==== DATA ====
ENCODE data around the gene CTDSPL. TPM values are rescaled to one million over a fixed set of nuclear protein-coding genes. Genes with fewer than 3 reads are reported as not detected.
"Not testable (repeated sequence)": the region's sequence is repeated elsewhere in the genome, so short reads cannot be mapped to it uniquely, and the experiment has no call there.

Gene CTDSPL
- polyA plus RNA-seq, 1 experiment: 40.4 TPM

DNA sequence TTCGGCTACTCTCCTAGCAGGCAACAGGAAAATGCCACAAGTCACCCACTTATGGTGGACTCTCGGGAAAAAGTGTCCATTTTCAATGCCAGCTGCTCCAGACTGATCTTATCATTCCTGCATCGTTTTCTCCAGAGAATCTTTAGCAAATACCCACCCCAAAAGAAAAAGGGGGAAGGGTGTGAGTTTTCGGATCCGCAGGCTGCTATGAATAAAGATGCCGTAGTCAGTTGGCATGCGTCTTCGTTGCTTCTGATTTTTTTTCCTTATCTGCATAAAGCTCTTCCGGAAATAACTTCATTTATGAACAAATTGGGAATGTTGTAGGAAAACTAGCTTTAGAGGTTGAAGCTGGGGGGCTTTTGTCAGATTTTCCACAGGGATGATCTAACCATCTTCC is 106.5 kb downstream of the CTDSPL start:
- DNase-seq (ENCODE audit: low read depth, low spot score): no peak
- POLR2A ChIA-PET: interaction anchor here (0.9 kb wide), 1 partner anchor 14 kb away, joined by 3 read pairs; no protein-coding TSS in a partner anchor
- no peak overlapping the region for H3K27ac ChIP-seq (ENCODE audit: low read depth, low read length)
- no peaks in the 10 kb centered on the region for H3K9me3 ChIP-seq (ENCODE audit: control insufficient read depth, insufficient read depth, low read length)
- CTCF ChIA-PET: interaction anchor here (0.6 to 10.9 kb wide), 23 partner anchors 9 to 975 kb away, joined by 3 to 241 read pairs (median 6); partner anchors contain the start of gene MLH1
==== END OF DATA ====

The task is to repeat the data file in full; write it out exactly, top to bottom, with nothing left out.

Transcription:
ENCODE data around the gene CTDSPL. TPM values are rescaled to one million over a fixed set of nuclear protein-coding genes. Genes with fewer than 3 reads are reported as not detected.
"Not testable (repeated sequence)": the region's sequence is repeated elsewhere in the genome, so short reads cannot be mapped to it uniquely, and the experiment has no call there.

Gene CTDSPL
- polyA plus RNA-seq, 1 experiment: 40.4 TPM

DNA sequence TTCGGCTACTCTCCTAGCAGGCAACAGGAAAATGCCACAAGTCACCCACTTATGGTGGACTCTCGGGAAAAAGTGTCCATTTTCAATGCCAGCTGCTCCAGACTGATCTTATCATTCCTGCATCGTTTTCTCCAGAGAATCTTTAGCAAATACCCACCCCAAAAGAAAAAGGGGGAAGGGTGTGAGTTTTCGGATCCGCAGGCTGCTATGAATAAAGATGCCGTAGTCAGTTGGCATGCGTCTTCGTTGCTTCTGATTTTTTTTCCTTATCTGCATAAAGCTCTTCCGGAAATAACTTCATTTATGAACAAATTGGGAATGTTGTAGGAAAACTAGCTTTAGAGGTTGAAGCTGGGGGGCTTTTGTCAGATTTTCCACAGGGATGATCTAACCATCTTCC is 106.5 kb downstream of the CTDSPL start:
- DNase-seq (ENCODE audit: low read depth, low spot score): no peak
- POLR2A ChIA-PET: interaction anchor here (0.9 kb wide), 1 partner anchor 14 kb away, joined by 3 read pairs; no protein-coding TSS in a partner anchor
- no peak overlapping the region for H3K27ac ChIP-seq (ENCODE audit: low read depth, low read length)
- no peaks in the 10 kb centered on the region for H3K9me3 ChIP-seq (ENCODE audit: control insufficient read depth, insufficient read depth, low read length)
- CTCF ChIA-PET: interaction anchor here (0.6 to 10.9 kb wide), 23 partner anchors 9 to 975 kb away, joined by 3 to 241 read pairs (median 6); partner anchors contain the start of gene MLH1